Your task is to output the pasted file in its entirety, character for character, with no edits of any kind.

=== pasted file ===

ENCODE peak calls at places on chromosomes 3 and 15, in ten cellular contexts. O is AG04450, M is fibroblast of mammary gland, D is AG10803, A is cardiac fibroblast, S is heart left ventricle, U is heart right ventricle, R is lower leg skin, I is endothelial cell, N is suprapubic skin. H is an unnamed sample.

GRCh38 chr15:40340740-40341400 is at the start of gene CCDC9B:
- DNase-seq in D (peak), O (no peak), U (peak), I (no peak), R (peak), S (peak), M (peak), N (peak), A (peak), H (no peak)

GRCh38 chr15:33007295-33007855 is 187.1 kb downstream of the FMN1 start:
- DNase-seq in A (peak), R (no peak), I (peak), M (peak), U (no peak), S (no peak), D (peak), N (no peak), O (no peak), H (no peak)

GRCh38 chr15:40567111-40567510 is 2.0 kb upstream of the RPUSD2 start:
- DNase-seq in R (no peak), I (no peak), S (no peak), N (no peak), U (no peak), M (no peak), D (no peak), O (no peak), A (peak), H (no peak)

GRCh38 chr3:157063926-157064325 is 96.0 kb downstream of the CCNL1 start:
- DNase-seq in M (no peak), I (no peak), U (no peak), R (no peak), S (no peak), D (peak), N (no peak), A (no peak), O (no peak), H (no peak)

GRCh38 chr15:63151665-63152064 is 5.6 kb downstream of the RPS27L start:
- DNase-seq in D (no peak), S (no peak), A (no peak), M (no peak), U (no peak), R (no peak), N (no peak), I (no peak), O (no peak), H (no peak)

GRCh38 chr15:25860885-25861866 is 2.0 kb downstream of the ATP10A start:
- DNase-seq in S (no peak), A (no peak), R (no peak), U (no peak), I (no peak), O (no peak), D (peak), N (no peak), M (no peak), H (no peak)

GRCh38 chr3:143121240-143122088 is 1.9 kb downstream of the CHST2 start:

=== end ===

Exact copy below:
ENCODE peak calls at places on chromosomes 3 and 15, in ten cellular contexts. O is AG04450, M is fibroblast of mammary gland, D is AG10803, A is cardiac fibroblast, S is heart left ventricle, U is heart right ventricle, R is lower leg skin, I is endothelial cell, N is suprapubic skin. H is an unnamed sample.

GRCh38 chr15:40340740-40341400 is at the start of gene CCDC9B:
- DNase-seq in D (peak), O (no peak), U (peak), I (no peak), R (peak), S (peak), M (peak), N (peak), A (peak), H (no peak)

GRCh38 chr15:33007295-33007855 is 187.1 kb downstream of the FMN1 start:
- DNase-seq in A (peak), R (no peak), I (peak), M (peak), U (no peak), S (no peak), D (peak), N (no peak), O (no peak), H (no peak)

GRCh38 chr15:40567111-40567510 is 2.0 kb upstream of the RPUSD2 start:
- DNase-seq in R (no peak), I (no peak), S (no peak), N (no peak), U (no peak), M (no peak), D (no peak), O (no peak), A (peak), H (no peak)

GRCh38 chr3:157063926-157064325 is 96.0 kb downstream of the CCNL1 start:
- DNase-seq in M (no peak), I (no peak), U (no peak), R (no peak), S (no peak), D (peak), N (no peak), A (no peak), O (no peak), H (no peak)

GRCh38 chr15:63151665-63152064 is 5.6 kb downstream of the RPS27L start:
- DNase-seq in D (no peak), S (no peak), A (no peak), M (no peak), U (no peak), R (no peak), N (no peak), I (no peak), O (no peak), H (no peak)

GRCh38 chr15:25860885-25861866 is 2.0 kb downstream of the ATP10A start:
- DNase-seq in S (no peak), A (no peak), R (no peak), U (no peak), I (no peak), O (no peak), D (peak), N (no peak), M (no peak), H (no peak)

GRCh38 chr3:143121240-143122088 is 1.9 kb downstream of the CHST2 start: